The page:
By Stephan W. Schill
Publisher: Cambridge University Press
Print Publication Year: 2009
Online Publication Date:January 2010
Chapter DOI: http://dx.doi.org/10.1017/CBO9780511605451.002
And the more important international economic interests grow, the more International Law will grow.Lassa Oppenheim, International Law, vol. I, § 51 (1905)
Economic interests are among the driving forces for creating and forging legal rules. Law, as a consequence, does not impose only normative guidance for individual behavior, but is itself a product of society, its needs, and preferences, and has the objective of sustaining social exchange. This holds true not only in the domestic realm but also at the international level. In fact, international law is developing, growing, and being refined at an unprecedented pace as the need for international legal rules abounds in reaction to the social and economic phenomenon of globalization. Indeed, globalization, as one of the formative processes which affects today's cultural, political, and economic life virtually anywhere in the world, is gradually transforming international law from a simple tool to coordinate inter-State relations to an instrument that provides a legal structure for truly global social orders.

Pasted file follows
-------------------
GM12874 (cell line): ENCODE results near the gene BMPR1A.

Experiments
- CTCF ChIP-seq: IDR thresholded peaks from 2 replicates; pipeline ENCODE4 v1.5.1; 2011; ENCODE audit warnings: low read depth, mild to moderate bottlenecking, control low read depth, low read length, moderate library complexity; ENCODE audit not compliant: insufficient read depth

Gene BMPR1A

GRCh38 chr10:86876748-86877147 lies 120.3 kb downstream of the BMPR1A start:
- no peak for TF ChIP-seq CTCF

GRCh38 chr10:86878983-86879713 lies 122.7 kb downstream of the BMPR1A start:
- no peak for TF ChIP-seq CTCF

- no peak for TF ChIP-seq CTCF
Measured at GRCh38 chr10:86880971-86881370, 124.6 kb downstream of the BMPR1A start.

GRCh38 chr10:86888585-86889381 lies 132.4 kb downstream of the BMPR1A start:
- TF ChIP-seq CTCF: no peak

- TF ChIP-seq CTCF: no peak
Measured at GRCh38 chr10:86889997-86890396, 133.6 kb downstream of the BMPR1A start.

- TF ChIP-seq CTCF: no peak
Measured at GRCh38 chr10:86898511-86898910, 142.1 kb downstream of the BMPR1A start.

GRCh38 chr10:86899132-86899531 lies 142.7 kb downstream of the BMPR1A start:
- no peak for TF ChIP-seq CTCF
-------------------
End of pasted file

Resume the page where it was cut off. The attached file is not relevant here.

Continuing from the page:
One of the characteristics of globalization is the growth of trans border economic activities: goods, services, and capital have progressively cast off territorial ties and circulate increasingly freely across borders. This development not only enhances the options and choices of individual economic actors, both consumers and producers, but leads to expanding economic interdependences and to the increasing, yet still incomplete, integration of national economies into a global economic system. At the same time, the release of economic activity from territorial linkages challenges both the ability of States to regulate their economy and their capacity to provide the legal institutions that are necessary for the functioning of a global economy.